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Monday, March 30, 2009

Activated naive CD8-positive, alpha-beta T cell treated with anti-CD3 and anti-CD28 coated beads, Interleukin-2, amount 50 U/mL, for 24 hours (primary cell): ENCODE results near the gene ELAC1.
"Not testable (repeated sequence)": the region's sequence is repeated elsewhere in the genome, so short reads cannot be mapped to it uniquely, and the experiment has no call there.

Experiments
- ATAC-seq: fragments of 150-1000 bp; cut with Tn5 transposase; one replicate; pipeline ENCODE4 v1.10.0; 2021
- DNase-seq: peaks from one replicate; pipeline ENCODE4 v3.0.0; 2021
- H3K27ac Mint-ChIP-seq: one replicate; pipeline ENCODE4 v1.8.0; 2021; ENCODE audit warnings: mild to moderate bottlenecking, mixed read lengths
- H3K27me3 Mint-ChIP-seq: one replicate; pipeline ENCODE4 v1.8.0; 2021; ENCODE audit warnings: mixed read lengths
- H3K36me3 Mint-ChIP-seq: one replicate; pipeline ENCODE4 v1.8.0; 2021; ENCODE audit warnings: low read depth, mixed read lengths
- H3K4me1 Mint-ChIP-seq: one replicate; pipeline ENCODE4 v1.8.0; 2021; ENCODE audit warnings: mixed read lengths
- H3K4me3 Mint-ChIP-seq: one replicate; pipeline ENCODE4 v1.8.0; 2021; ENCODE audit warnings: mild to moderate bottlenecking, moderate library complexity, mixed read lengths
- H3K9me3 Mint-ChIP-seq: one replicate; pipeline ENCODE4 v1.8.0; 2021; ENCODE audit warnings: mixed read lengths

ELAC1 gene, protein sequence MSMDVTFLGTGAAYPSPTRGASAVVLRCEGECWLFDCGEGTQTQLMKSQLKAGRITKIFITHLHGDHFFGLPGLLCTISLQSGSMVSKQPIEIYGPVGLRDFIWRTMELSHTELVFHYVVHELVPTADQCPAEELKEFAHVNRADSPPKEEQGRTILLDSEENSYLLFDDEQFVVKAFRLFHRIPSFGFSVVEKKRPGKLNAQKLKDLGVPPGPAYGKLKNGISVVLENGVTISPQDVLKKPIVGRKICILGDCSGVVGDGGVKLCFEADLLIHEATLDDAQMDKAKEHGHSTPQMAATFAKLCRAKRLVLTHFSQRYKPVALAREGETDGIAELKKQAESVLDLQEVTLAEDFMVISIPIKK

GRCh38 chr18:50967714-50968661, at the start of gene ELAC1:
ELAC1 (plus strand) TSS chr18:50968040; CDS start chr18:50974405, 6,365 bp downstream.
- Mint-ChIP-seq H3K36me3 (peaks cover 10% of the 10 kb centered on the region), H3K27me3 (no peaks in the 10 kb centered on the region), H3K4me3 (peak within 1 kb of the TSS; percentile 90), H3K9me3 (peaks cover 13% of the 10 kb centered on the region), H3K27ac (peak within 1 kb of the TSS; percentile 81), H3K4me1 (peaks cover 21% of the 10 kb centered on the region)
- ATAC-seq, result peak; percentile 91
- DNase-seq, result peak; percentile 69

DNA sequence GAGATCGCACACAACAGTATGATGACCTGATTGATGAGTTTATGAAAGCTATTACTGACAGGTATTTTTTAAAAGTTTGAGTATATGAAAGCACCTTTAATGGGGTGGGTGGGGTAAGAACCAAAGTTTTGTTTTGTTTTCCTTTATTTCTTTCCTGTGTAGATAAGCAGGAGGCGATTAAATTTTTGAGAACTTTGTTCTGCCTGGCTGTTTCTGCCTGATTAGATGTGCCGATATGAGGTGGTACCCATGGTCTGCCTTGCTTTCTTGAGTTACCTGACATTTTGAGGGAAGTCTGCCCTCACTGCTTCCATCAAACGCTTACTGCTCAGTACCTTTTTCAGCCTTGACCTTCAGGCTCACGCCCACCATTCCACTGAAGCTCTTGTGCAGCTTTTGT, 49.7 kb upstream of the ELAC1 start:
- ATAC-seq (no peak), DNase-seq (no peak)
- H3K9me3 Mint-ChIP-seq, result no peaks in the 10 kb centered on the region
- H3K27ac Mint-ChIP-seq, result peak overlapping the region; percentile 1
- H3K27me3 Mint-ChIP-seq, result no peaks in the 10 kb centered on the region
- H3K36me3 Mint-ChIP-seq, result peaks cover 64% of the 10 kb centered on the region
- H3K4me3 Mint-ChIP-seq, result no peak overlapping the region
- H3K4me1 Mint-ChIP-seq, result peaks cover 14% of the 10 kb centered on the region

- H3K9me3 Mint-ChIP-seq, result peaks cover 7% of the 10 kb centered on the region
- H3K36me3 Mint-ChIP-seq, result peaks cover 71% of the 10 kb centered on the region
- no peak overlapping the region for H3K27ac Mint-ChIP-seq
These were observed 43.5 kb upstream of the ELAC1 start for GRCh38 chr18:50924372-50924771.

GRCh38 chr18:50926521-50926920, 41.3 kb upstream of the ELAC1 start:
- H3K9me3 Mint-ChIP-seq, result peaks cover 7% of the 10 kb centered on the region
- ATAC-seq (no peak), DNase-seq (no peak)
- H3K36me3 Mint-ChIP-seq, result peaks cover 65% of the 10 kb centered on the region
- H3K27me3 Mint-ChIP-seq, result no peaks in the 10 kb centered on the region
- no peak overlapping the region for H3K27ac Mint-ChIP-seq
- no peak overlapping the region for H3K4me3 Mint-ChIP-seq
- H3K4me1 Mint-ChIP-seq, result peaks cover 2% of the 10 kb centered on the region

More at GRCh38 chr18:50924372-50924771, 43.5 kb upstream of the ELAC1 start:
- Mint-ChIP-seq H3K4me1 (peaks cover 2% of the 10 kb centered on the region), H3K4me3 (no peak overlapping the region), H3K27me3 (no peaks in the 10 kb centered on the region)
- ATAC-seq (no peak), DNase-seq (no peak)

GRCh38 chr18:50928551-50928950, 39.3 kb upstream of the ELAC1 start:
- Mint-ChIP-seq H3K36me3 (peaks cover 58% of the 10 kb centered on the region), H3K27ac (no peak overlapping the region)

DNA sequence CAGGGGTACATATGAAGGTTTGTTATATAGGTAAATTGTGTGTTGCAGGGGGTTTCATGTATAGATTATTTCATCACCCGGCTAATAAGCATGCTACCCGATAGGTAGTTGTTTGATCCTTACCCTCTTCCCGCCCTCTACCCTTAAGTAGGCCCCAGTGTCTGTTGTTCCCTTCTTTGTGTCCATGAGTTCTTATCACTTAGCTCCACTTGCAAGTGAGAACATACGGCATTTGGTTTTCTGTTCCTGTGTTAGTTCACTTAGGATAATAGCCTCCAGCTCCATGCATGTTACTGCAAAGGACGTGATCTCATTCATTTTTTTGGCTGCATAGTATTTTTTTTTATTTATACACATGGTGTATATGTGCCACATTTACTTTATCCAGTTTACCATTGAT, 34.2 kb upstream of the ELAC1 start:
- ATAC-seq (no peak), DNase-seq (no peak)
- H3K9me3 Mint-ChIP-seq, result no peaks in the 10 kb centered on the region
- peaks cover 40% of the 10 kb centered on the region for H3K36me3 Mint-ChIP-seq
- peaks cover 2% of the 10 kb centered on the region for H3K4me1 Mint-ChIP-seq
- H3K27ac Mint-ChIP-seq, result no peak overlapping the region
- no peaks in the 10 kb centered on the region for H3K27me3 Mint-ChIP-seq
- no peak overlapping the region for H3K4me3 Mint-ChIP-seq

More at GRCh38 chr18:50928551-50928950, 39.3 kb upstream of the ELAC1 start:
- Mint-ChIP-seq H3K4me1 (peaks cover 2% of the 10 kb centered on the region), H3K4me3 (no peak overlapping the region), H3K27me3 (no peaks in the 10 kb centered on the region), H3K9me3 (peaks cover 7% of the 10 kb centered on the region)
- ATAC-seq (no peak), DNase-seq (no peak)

French helmer René Clément turned from documentaries to features with this docu-drama made just as WWII was grinding to an end. It has a Neo-Realistic feel to it with actual locations & non-professionals playing the railway saboteurs who did so much to disrupt the Nazi war machine, especially during the panicky final days of the Occupation. Much of the action is impressively staged (how the explosions and derailments were managed is beyond me), but like so much of Clément’s work, he promises more than he delivers; this one has little characterization and less structural coherence. This could be a realistic plus, but the elements feel contrived, especially since just about every French person we meet is either a full or alternate member of the Resistance. A happy falsehood that lived on for decades before Marcel Opüls smashed it for good in THE SORROW AND THE PITY/’69. For a startlingly clear-eyed look at the grubby life, horror and true heroism of the resistance, try Jean-Pierre Melville’s stunning ARMY OF SHADOWS also from 1969, yet (disgracefully) only released Stateside in 2006.

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